Applying Earth Observation: Energy Poverty

Berlin at Night

The 3,5-year project EnergyMeasures is wrapping up in Brussels. The EU-funded project was launched to identify households affected by energy poverty, to develop strategies that would  support them in adopting less energy-intensive behaviours, and to provide decision-makers of all levels with evidence-based policy recommendations to tackle energy poverty. As the project winds down, one of the key conclusions was to acknowledge the structural nature of energy poverty, necessitating European-wide comparison, based on coherent data. Writing from the perspective of the Domino-E project, it is the aim of this newspost, to outline some approaches of how EO data could become a valuable complement to projects like EnergyMeasures already in the near future. 

Identifying households with limited access to electricity 

In EnergyMeasures, a large part of the recruitment of affected households worked through public calls, and available data from already established energy consulting and EnergyPoverty Hubs. The approach was targeted and possible only because of the strong roots of the partners in the regions. It is unlikely that this could be easily replaced – after all, face-to-face contact with those affected remains the gold standard in attempting to change behaviour.

However, where EO data could have made a contribution is in comparing the availability and vulnerability of the infrastructure, which can reflect inequalities at a meta-level. EO data can be used to map the distribution of electricity infrastructure, such as power lines and distribution stations, as well as the presence of renewable electricity sources in the region or for individual households. For energy infrastructure in particular, the relevant indicators have already been identified today – at least this is what Yongze Son and Peng Wu argue for in their review of the state of Earth Observation for Sustainable Development.  

Picture 1Geothermal Power Stations, Kenya satellite image from Pléiades Neo; Copyright: Airbus DS 2022.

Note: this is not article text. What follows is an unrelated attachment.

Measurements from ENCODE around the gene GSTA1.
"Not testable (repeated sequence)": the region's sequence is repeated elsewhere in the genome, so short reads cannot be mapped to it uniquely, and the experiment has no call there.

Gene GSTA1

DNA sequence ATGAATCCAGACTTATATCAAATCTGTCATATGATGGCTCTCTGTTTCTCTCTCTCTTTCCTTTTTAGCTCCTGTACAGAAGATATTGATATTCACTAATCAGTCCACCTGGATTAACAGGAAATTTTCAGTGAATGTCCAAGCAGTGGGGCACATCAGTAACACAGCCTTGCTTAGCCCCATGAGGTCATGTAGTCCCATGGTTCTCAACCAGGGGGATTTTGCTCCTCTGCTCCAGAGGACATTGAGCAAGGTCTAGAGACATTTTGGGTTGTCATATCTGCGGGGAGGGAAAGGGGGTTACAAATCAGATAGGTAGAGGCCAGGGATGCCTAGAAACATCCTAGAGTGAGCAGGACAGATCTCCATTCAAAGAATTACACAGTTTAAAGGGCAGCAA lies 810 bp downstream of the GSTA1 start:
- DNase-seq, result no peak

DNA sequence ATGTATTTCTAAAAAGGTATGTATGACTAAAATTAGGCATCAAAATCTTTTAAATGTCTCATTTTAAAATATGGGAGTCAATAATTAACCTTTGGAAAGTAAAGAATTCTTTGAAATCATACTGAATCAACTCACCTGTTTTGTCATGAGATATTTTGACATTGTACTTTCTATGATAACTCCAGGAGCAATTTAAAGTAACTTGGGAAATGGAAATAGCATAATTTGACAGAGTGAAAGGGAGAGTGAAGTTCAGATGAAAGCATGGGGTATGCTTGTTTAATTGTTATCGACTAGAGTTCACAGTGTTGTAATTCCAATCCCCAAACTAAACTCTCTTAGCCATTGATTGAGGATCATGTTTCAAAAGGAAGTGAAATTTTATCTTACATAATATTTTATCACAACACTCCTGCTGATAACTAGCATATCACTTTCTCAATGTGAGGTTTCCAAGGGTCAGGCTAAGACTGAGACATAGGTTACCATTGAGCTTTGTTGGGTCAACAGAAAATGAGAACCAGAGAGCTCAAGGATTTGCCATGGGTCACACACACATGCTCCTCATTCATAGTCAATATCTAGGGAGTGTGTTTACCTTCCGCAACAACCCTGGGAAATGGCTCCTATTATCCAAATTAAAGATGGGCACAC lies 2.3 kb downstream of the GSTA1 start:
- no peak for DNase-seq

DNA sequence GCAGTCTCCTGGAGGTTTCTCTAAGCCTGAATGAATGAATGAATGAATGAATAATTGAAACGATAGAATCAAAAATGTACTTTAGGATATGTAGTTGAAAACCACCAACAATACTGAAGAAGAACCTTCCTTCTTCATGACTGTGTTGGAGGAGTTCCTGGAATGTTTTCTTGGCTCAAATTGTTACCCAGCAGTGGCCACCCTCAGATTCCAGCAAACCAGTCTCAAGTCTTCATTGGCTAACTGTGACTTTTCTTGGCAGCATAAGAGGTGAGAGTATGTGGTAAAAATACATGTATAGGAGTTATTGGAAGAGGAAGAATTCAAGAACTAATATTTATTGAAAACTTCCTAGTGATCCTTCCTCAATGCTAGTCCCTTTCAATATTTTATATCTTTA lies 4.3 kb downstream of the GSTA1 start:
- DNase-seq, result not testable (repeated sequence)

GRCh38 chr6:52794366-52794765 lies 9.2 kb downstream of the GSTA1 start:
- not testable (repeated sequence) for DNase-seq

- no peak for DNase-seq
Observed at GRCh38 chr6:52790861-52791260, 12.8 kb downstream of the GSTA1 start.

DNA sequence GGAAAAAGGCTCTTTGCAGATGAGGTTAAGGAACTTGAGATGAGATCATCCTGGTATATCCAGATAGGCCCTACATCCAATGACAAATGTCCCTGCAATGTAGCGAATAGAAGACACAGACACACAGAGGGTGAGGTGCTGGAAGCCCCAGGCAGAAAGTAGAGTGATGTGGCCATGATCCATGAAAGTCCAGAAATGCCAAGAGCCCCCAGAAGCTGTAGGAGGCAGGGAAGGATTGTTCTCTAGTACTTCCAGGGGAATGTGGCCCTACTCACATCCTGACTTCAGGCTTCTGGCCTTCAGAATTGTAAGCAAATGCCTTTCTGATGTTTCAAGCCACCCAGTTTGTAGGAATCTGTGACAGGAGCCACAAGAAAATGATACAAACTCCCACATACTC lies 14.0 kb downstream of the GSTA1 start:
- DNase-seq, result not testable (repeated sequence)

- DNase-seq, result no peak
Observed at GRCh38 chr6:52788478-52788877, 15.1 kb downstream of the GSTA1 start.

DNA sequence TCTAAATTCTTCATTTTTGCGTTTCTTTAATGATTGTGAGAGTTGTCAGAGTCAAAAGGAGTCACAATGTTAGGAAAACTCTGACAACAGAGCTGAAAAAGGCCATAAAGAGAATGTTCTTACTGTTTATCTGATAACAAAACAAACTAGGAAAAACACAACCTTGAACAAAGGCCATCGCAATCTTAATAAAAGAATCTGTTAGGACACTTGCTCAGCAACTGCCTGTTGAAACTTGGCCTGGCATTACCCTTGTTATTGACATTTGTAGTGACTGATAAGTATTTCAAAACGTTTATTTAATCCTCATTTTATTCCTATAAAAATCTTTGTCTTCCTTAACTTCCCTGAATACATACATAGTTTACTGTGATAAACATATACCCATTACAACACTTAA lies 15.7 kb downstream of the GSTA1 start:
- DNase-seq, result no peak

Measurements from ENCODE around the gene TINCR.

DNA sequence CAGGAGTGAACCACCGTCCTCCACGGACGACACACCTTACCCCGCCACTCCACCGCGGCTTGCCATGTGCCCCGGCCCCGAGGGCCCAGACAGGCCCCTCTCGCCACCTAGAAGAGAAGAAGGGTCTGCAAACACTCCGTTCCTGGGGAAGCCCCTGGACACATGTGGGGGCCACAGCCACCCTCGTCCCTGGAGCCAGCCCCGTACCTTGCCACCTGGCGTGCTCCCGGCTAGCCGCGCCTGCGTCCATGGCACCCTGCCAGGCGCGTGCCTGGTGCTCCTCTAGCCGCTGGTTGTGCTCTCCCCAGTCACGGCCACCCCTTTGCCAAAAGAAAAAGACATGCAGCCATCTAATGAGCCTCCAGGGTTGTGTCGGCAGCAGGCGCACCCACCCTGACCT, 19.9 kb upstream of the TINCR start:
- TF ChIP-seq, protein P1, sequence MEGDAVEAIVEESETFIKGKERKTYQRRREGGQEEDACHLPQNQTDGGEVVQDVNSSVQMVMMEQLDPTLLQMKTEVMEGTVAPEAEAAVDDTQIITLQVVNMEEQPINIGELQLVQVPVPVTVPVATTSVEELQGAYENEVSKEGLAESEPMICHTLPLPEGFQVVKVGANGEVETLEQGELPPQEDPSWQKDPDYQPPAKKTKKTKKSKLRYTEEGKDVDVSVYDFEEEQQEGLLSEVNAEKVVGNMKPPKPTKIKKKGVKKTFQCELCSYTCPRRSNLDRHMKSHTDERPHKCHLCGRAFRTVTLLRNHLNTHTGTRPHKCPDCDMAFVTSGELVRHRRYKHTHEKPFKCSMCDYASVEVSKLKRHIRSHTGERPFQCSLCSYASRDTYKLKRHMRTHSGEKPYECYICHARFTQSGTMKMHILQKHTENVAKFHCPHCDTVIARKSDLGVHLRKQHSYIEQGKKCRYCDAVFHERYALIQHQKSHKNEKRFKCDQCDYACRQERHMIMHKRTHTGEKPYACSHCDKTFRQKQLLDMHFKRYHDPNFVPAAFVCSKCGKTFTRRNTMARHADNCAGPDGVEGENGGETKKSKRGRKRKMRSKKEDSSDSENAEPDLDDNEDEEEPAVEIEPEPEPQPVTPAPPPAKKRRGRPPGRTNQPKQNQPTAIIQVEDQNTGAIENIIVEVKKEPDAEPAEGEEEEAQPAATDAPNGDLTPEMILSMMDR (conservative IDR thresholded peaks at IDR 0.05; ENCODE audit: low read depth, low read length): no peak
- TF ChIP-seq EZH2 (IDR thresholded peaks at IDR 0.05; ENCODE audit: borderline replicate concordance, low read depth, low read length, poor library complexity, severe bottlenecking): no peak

Monitoring energy consumption and evaluating solutions to localised energy poverty 

As it is not possible to track energy consumption patterns at the household level using EO, it can be used to monitor energy use in different sectors, such as households, industry, and transport. The best known method of monitoring electricity using EO data measures the consumption of electricity and other forms of energy by tracking changes in night-time lighting (NTL) over time. So far, this method has proved particularly useful in developing countries, where access to household energy consumption data is often limited. But even in EnergyMeasures, did researchers found that access to energy consumption data can be limited by privacy concerns. EO data can provide standardised data over time, even at street level, without compromising individual privacy.

Picture 2Berlin at Night (While in the western part of the city, the network of gas street lighting in residential and streets was repaired and technically upgraded, the eastern part of the city was essentially converted to electric power). Copyright: ESA, 2022. 

A faster and more comprehensive assessment of which method of local power and energy generation is the next step and is likely to be available soon at household level. Mariarosa Argentiero and Paquale Marcello Falcone state that the Sentinel constellation could be used to implement partially automated analyses for sustainable energy projects on small scale level. EO data would allow public authorities to significantly reduce the time and cost of feasibility studies, and specialist companies to install power plants more quickly. Increasing the total amount of energy available could help bring down the cost of energy. 

Democratizing Earth Observation for Energy Poverty Solutions: A Paradigm Shift from Product to Service.

While there are many examples of how EO data can be used to assess energy poverty at a variety of scales, from local to global, what remains unresolved is the frequent availability of data at low cost. To make EO a versatile tool that can be used to inform policy decisions at all levels of government, we need an approach that sees EO as a service rather than a product. Only if EO providers can reduce their costs will EO become a basic tool for researchers and policy makers in the field of energy poverty and beyond. If it does, it could inform new studies, provide the basis for site selection, and provide essential support for monitoring the success of interventions. It could finally kick-off a new complement to the EnergyMeasures project – a monitoring and assessment mission based on EO data.